Media regulator Ofcom will review certain sections of the Digital Economy Act (DEA) to see if they are “workable”, the government has announced.
Culture Secretary Jeremy Hunt has asked the regulator to analyse whether the Act’s controversial reserve powers to enable courts to block copyright infringing sites are feasible. According to the government, secondary legislation will have to be introduced if site-blocking measures are brought in.
“The Digital Economy Act seeks to protect our creative economy from online copyright infringement, which industry estimates costs them £400m a year,” Hunt said.
“I have no problem with the principle of blocking access to websites used exclusively for facilitating illegal downloading of content. But it is not clear whether the site blocking provisions in the Act could work in practice so I have asked Ofcom to address this question.”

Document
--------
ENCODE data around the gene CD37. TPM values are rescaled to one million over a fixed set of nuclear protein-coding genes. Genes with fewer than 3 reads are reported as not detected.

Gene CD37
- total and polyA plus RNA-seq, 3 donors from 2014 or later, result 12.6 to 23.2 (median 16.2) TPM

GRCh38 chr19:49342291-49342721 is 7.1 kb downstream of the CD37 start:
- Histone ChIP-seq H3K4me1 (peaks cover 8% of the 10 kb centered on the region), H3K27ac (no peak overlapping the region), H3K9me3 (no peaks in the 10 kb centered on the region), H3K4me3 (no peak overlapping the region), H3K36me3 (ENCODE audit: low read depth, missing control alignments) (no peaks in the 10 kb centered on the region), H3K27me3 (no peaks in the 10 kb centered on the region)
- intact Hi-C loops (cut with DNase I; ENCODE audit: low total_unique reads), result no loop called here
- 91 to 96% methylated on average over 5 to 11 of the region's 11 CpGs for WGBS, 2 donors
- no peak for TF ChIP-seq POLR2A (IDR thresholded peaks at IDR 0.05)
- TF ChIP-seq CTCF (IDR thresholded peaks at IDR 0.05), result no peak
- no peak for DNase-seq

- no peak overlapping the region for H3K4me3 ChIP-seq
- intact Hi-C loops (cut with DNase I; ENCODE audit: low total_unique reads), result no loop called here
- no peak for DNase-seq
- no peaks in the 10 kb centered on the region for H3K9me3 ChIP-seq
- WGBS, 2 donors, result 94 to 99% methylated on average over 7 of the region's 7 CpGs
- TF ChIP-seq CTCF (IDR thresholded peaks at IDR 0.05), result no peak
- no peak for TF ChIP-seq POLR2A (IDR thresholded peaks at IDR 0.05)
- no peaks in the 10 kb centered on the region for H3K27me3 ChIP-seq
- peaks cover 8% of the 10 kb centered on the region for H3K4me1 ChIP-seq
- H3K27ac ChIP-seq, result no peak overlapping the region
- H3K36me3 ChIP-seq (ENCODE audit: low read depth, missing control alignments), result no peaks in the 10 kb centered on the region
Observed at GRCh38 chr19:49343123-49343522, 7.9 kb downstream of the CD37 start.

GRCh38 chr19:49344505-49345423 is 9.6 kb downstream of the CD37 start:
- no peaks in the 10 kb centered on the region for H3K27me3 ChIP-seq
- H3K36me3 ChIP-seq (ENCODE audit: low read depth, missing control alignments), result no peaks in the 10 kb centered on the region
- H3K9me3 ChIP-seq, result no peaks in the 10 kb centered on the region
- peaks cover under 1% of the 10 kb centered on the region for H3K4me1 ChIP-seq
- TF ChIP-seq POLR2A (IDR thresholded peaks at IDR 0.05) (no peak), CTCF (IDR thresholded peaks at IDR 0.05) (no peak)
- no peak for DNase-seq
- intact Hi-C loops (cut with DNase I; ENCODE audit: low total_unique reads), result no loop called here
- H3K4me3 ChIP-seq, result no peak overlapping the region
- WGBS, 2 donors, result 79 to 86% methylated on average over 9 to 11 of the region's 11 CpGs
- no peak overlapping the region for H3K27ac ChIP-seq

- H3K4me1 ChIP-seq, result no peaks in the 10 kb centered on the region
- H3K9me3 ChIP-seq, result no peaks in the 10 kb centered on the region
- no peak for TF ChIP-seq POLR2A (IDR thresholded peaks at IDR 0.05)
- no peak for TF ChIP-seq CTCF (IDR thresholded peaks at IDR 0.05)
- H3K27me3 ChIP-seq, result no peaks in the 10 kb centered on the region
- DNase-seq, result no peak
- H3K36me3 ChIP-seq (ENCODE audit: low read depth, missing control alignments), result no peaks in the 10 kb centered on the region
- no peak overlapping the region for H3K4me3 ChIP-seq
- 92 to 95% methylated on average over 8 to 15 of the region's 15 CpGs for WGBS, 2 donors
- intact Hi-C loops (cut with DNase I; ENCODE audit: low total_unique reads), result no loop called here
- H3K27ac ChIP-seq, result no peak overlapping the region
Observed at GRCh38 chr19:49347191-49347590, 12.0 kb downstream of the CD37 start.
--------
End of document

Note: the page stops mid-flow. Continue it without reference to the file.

“Before we consider introducing site-blocking we need to know whether these measures are possible,” he added.
The move has come in response to ideas submitted to the Your Freedom site, which asked the public to suggest laws they would like to see abolished.
“When we launched Your Freedom, I promised that the ideas submitted would be given proper consideration,” said Deputy Prime Minister Nick Clegg.
Although DEA reform was not part of the Coalition Agreement, he said, the government will still assess whether it has the right tools to address the problem of online copyright infringement.
“Ofcom will start this process by reviewing the site blocking provisions to see if they are workable. We will await the conclusions of this work before we take a decision about the way forward,” Clegg added.